economics

Lagarde Warns Impatient Markets That U.S.-China Deal Isn't Easy

Lagarde Warns Impatient Markets That U.S.-China Deal Isn't Easy

What the Trump-Xi Trade Dance Means for China, U.S. Stocks

International Monetary Fund Managing Director Christine Lagarde urged investors against reacting to every twist and turn of the trade war, saying that a lasting U.S.-China deal will take a “long time.”

Lagarde, speaking in an interview on CNBC Thursday, said she expects that the U.S. and China can identify a framework deal over trade during their 90-day cease-fire period. President Donald Trump and China’s Xi Jinping agreed Saturday to halt any escalation of tariffs as they work out a broader deal on issues including China’s alleged theft of intellectual property.

Christine Lagarde

Photographer: Justin Chin/Bloomberg

“What happened over the weekend should be a good reason to have reassurance that the lead players want to sit down, negotiate and address the issues that have been bones of contention in terms of trade,” said Lagarde.

“The question is, how fast will that come. And that’s where markets probably are impatient and where they want results today, and if not today, yesterday. Well, unfortunately when you negotiate those big-ticket items such as intellectual-property rights, such as subsidies to state-owned enterprises, such as rents, such as extortion of this or that, it’s going to take a long time,” she said.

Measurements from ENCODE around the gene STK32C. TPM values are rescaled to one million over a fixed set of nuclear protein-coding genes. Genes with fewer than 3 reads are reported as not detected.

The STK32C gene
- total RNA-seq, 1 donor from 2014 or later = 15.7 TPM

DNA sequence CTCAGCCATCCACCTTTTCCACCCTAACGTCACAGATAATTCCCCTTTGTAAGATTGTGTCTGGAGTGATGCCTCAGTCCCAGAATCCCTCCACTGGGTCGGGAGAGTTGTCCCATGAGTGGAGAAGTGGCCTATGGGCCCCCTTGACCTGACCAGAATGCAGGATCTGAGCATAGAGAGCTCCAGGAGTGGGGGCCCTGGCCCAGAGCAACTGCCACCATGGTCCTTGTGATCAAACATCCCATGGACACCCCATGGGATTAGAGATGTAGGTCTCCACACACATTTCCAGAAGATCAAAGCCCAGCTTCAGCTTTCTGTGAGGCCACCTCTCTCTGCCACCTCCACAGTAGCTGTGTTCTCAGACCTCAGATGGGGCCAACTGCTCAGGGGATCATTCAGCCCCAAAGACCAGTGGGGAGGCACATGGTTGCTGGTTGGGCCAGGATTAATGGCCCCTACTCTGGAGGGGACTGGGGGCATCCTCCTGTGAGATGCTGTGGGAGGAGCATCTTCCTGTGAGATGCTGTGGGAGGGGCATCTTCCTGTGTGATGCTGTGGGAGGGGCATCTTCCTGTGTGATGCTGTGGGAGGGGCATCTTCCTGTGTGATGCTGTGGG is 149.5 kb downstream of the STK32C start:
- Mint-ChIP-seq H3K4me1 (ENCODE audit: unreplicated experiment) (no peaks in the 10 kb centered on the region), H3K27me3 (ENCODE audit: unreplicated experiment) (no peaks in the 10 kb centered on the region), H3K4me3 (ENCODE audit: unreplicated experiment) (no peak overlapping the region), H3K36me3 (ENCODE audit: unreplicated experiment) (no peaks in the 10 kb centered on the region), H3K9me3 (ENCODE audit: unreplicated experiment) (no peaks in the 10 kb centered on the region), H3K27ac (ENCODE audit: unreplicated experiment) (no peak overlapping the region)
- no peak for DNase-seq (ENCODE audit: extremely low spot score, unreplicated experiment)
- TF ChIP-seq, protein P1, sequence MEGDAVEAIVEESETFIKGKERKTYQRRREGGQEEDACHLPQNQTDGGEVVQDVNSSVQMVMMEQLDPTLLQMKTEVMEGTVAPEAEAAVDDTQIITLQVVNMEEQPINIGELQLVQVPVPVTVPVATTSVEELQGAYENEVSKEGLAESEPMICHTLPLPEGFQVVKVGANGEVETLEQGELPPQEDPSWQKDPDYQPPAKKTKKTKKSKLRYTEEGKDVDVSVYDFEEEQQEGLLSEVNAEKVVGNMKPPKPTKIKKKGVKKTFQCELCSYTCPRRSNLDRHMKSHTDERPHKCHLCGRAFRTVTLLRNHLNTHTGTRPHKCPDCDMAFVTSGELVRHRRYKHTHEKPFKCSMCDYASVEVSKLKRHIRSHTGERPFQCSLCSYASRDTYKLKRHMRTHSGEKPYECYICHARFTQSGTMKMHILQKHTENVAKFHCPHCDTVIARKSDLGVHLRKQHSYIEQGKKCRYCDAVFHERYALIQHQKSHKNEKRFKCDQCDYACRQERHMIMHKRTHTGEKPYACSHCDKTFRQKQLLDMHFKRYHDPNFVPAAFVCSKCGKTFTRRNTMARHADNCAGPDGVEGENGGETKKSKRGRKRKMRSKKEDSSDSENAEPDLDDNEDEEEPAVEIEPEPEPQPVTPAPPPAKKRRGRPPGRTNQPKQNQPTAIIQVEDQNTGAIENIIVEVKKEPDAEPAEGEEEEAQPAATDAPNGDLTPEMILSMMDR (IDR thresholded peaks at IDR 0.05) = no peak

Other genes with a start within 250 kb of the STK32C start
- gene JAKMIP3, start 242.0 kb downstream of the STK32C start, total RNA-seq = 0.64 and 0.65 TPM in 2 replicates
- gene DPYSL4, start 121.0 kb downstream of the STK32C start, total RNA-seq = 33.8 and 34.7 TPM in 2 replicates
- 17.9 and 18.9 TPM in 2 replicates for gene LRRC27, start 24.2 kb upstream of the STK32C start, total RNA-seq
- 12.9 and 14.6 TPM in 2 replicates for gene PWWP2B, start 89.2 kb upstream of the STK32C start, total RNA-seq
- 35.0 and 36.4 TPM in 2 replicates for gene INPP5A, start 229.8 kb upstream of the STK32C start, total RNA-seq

Markets initially cheered the temporary trade truce on Monday, only to start sliding in the days that followed as Trump administration officials struggled to explain details of the deal and sent conflicting messages on what was agreed to. The slump deepened Thursday following news of the arrest in Canada of a top executive of Huawei Technologies Co., who faces extradition to the U.S. The development threatens to inflame U.S.-China tensions.

New data on Thursday also showed the U.S. trade deficit widened to the highest in a decade in October, and hit a record with China, suggesting Trump’s strategy of using tariffs to ease trade imbalances isn’t yet working.

“There has to be goodwill, there has to be hard work, and there has to be an understanding that not all issues will be resolved at once,” said Lagarde, referring to the trade talks.